Circulation 84,122 • Volume 23, No. 2 • Summer 2008   Issue PDF

Don’t Forget the LMA!

Davide Cattano, MD; Ivan Kangrga, MD, PhD

To the Editor:

We read with great interest several letters, editorials, and reports on airway management that appeared in the APFS Newsletters earlier this year.1,2 We think that some critical points were not addressed in these reports and that further consideration of this topic is warranted.

It seems that there has been considerable confusion and inconsistencies in interpretations of the Airway Management recommendations that originally appeared in 1993 and were revised more recently by the ASA,3 or by other international organizations like the Society for Airway Management (SAM) or by some expert collegue.4 These inconsistencies are present in literature and in our daily practice.

Although a clear message was sent by an excellent publication by Pressman,5 “Can’t ventilate? So please recover spontaneous ventilation,” it should be stated that this publication ignored other available resources and options for airway management.

As everyone knows, difficult ventilation is a scenario not so uncommon in the obese patient (when it is really obesity, not as proposed by a BMI 26 kg/m2),6 and a valuable resource has been recently re-outlined.7,8

The point is those resources and protocols to manage unpredictable difficult airway are right in our hands, or well, in our bags (bag “mask” ventilation, or better, bag laryngeal mask ventilation), whenever you decide to put your patient to sleep. The laryngeal mask airway is a valuable device, often underutilized by anesthesiologists. However, in centers with a significant prevalence of obese patients, the value of this device is fully recognized.

The real question is why do many anesthesiologists forget to rely on a laryngeal mask airway as a helpful tool in the difficult ventilation scenario? The device is an excellent emergency backup airway.

Moreover, in obese patients, it provides temporary airway management and allows for valuable time needed for preparation for a fiberoptic intubation.4,8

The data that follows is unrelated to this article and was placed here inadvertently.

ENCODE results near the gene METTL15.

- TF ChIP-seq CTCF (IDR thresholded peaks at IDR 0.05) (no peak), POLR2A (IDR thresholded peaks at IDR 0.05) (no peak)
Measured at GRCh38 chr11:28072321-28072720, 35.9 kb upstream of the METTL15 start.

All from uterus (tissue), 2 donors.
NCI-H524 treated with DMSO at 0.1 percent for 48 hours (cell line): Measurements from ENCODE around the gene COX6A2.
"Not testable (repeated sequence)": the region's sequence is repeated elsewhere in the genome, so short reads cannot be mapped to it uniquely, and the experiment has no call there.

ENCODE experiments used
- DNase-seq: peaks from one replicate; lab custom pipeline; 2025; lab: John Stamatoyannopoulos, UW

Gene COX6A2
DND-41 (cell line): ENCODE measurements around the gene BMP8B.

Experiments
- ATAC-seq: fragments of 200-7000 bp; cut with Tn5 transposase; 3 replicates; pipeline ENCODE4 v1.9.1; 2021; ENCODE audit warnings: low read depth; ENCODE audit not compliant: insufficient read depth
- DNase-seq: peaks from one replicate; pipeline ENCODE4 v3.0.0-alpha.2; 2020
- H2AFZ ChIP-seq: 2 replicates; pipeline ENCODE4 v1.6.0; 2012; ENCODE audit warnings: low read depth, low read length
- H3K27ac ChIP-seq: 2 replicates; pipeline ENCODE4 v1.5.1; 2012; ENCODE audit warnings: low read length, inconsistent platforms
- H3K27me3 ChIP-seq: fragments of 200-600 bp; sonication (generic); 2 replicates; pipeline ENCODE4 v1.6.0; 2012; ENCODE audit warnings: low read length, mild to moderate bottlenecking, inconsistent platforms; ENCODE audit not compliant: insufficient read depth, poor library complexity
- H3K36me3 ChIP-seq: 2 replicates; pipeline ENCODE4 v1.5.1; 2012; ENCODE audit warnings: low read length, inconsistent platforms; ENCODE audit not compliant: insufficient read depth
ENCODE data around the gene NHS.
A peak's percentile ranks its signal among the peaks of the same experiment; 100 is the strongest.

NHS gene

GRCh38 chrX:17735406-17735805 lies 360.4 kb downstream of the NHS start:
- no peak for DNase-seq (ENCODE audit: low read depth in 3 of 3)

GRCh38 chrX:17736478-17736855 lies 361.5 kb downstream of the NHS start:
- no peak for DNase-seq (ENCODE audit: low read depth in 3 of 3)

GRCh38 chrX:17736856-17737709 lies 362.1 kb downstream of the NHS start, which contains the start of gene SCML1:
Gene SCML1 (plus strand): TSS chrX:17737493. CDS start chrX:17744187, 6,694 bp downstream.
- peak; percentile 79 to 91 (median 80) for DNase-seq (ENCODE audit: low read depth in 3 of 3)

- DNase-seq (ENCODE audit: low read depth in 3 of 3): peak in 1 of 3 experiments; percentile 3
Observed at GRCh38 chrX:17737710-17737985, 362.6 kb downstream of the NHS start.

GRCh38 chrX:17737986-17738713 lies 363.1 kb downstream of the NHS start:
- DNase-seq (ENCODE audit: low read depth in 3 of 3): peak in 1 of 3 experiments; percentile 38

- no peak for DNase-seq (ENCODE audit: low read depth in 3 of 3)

In addition, for some of us, it is actually the definitive airway used to deliver anesthesia safely and reasonably (with the ProSeal you can really even achieve high peak pressure).

Davide Cattano, MD
Ivan Kangrga, MD, PhD
St. Louis, MO


  1. Troop C. Difficult intubation in the obese patient. APSF Newsletter. 2005-06;20:83.
  2. Stasiuk R. Lessons from “can’t intubate/can’t ventilate” report. APSF Newsletter. 2006;21:58.
  3. American Society of Anesthesiologists Task Force on Management of the Difficult Airway. Practice guidelines for management of the difficult airway: an updated report by the American Society of Anesthesiologists Task Force on Management of the Difficult Airway. Anesthesiology. 2003;98:1269-77.
  4. Rosenblatt WH. The airway approach algorithm: a decision tree for organizing preoperative airway information. J Clin Anesth. 2004;16:312-6.
  5. Pressman MA. Return to spontaneous ventilation can be life-saving. APSF Newsletter. 2006;21:58.
  6. Langeron O, Masso E, Huraux C, et al. Prediction of difficult mask ventilation. Anesthesiology. 2000;92:1229-36.
  7. Combes X, Le Roux B, Suen P, et al. Unanticipated difficult airway in anesthetized patients: prospective validation of a management algorithm. Anesthesiology. 2004;100:1146-50.
  8. Brodsky JB, Lemmens HJ, Brock-Utne JG, et al. Morbid obesity and tracheal intubation. Anesth Analg. 2002;94:732-6.